The American Urogynecologic Society fights back against transvaginal mesh bans


The American Urogynecologic Society is pushing back against attempts to ban transvaginal mesh surgery in the treatment of pelvic floor disorders.

In a recent position statement, officials at the American Urogynecologic Society (AUGS) voiced their strong opposition to restrictions on the use of transvaginal mesh surgery when performed by qualified, credentialed surgeons. The policy statement comes after a state medical organization, a health care system, and a medical malpractice company have considered or adopted bans on the use of transvaginal mesh for pelvic organ prolapse or stress urinary incontinence.

Dr. Anthony Visco

"We really feel that the best decision making is left between the patient and her physician without outside interference," Dr. Anthony G. Visco, AUGS president and division chief of urogynecology at Duke University, Durham, N.C. said in an interview.

Rather than an across-the-board ban, AUGS is urging hospitals to do a better job in assessing the competence of the surgeons performing these procedures.

"Instead of a ban on mesh, I think hospitals and health systems should adopt strict credentialing guidelines so that qualified surgeons are performing these procedures," Dr. Visco said.

Some hospitals have already adopted guidelines issued by AUGS that outline how to credential and audit surgeons who perform transvaginal placement of surgical mesh for pelvic organ prolapse and sacrocolpopexy for pelvic organ prolapse, he said. AUGS also recommends that hospitals form a group of pelvic floor reconstructive experts who can review cases and complications in both mesh and nonmesh prolapse repair. Additionally AUGS has released an informed consent toolkit that it recommends to hospitals to help standardize the process of reviewing risks and benefits with patients.

The use of transvaginal mesh to treat pelvic organ prolapse and stress urinary continence has been controversial in recent years as reports of adverse events from the devices have mounted. In July 2011, the Food and Drug Administration issued a safety notice warning that serious complications associated with surgical mesh for the transvaginal repair of pelvic organ prolapse are "not rare." The surgery may expose patients to greater risks without the benefit of being more effective than traditional nonmesh repairs, the FDA wrote.

The agency advised physicians to obtain specialized training for each mesh placement technique and to be vigilant about potential adverse events including mesh erosion and infection. In the same 2011 notice, the FDA said it was still evaluating the impact of transvaginal mesh in the treatment of stress urinary incontinence.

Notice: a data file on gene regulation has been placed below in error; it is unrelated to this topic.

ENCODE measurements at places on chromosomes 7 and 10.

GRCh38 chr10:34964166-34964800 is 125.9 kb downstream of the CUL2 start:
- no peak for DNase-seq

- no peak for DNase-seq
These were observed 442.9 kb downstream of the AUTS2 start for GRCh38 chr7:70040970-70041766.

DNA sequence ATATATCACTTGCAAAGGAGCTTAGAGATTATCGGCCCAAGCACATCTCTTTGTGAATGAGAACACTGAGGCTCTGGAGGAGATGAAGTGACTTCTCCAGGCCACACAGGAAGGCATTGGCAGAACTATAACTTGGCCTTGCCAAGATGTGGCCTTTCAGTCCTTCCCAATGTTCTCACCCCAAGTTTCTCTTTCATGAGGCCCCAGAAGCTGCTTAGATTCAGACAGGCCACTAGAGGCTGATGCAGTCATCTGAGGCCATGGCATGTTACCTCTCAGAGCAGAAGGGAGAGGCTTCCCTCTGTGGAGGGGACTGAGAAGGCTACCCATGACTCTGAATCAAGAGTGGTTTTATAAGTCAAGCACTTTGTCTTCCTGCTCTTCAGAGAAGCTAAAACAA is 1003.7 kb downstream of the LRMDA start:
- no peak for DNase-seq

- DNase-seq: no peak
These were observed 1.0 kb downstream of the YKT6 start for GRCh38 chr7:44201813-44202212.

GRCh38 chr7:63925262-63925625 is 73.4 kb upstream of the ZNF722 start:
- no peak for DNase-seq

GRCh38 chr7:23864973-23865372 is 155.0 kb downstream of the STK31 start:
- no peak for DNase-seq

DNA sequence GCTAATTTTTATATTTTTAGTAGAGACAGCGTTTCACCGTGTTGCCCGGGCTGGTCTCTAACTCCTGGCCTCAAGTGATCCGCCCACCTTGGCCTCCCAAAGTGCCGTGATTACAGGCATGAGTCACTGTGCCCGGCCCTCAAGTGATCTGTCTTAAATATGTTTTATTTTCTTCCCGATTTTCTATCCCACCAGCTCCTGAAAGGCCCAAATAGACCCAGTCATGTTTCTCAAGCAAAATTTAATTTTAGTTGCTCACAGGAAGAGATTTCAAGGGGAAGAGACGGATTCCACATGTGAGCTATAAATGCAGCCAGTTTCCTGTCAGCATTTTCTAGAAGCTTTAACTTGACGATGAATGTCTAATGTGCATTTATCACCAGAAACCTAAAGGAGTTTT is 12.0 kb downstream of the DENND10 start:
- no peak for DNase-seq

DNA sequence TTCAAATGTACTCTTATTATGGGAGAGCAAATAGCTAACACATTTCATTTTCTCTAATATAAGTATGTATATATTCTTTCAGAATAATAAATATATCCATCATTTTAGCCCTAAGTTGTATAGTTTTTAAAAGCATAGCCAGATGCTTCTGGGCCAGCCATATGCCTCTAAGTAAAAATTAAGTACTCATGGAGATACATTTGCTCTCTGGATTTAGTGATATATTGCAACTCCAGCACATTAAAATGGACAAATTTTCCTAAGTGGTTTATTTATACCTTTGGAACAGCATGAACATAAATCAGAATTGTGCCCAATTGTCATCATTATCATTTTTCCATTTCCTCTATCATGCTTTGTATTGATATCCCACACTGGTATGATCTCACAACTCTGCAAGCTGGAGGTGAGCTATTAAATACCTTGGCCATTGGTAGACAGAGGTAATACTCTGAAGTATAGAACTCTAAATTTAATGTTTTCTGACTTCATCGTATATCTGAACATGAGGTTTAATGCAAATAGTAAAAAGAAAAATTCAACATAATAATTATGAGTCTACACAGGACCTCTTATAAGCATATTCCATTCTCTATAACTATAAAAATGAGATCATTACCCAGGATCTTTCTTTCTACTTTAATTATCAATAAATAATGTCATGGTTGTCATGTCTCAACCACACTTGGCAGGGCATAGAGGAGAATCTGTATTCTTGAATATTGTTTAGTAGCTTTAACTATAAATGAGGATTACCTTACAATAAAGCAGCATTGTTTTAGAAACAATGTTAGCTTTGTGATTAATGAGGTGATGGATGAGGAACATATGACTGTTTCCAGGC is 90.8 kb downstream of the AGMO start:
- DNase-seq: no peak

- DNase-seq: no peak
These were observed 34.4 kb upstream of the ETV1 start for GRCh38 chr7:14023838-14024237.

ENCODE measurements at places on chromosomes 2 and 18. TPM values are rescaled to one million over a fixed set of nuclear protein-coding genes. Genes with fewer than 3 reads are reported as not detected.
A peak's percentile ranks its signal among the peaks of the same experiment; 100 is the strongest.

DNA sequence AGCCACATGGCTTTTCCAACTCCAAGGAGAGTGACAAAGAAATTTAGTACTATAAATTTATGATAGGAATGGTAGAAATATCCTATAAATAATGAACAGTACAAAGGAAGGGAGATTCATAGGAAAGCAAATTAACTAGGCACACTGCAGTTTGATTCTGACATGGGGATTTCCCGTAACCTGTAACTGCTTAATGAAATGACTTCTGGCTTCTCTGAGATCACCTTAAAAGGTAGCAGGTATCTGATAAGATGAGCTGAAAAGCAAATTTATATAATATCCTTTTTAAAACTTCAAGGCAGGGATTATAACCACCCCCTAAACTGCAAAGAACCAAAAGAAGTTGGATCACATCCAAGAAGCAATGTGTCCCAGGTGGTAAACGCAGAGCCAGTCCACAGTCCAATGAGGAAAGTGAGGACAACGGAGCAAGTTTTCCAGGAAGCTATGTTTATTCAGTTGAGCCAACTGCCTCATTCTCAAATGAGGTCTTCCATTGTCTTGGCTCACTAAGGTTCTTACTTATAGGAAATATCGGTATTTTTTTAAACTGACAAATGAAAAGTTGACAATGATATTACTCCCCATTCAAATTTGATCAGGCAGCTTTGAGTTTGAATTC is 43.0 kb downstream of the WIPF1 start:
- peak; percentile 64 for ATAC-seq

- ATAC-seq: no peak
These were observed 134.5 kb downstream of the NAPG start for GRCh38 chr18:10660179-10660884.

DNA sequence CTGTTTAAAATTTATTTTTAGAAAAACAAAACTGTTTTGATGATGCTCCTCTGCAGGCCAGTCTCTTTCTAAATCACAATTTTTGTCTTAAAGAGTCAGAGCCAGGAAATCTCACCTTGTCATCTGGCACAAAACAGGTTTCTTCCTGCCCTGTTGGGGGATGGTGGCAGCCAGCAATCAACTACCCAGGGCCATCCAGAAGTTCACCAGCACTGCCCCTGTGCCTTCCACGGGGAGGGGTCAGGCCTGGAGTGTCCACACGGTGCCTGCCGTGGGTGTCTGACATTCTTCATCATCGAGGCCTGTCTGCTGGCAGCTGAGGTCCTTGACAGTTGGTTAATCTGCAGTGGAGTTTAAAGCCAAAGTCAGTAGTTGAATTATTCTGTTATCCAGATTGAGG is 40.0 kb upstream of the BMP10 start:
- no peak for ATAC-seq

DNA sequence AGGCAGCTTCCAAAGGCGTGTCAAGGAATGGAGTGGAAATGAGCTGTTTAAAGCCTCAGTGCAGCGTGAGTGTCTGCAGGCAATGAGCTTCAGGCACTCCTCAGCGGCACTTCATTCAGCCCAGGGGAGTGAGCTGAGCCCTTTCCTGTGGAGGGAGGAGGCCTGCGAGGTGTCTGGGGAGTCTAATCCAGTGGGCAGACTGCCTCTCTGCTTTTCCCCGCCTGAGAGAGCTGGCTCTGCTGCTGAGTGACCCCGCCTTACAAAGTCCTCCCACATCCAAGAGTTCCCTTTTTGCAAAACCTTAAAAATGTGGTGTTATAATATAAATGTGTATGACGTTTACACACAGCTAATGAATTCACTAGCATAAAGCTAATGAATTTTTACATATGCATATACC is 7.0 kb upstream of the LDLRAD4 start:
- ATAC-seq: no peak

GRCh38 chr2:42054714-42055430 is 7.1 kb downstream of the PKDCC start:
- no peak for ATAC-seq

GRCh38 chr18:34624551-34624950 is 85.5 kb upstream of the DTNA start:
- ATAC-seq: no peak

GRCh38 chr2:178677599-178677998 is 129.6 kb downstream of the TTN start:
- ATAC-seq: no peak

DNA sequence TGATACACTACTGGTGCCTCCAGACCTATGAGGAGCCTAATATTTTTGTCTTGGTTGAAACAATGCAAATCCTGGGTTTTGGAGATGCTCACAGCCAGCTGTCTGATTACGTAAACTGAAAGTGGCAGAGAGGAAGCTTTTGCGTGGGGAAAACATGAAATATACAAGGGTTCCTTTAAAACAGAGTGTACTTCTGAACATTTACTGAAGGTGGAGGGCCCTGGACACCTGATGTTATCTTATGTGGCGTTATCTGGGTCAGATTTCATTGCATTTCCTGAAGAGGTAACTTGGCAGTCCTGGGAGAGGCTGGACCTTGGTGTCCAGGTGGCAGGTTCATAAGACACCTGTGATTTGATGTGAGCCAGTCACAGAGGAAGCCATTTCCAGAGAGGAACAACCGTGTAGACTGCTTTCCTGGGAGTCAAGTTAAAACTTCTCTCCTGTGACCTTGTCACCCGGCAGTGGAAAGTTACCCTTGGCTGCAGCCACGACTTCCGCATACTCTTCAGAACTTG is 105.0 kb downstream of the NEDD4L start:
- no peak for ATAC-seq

While the FDA has not acted to remove these devices from the market, it has ordered manufacturers of urogynecologic surgical mesh devices to conduct postmarket surveillance studies to look at the safety and effectiveness of surgical mesh used for transvaginal repair of pelvic organ prolapse and mini-sling devices used to treat stress urinary incontinence.

In December 2011, AUGS and the American College of Obstetricians and Gynecologists issued their own statement recommending that pelvic organ prolapse vaginal mesh repair be reserved for high-risk cases such as women with recurrent prolapse or who have medical comorbidities that prevent more invasive endoscopic procedures (Obstet. Gynecol. 2011;118:1459-64).

The safety warnings from the FDA don’t warrant a ban on the procedure, Dr. Visco said. But enacting such a ban could have a number of negative consequences from limiting women’s medical options or limiting the ability of researchers to gather and analyze safety data, he said.

In certain cases, the use of transvaginal mesh for pelvic organ prolapse could be the patient’s best surgical option, according to AUGS. For example, patients with recurrent prolapse after a nonmesh, native tissue repair would be good candidates. Also, the use of transvaginal mesh might be preferred in patients with significant intra-abdominal adhesions because an abdominal approach would pose greater surgical risks.

Dr. Visco said he’s also concerned that news of bans on the procedure, combined with all the advertising about transvaginal mesh lawsuits, could lead some women to leave pelvic floor disorders untreated.

"I think patients are afraid," he said. "We’re worried that they’re so afraid that they may not even seek care."

Bans on transvaginal mesh surgeries could also put a stop to critical research on the products, according to AUGS. For instance, the Pelvic Floor Disorders Network, a clinical trials network funded by the National Institutes of Health, is preparing to launch a randomized trial of transvaginal mesh vs. nonmesh, native tissue repair for uterine prolapse.

And AUGS is building a national registry for pelvic floor disorders with the FDA, the NIH, and ACOG. The registry, which will include data from at least four major device manufacturers, is slated to launch later in 2013. Once the registry is up and running, surgeons will be able to track their outcomes and compare themselves to others.

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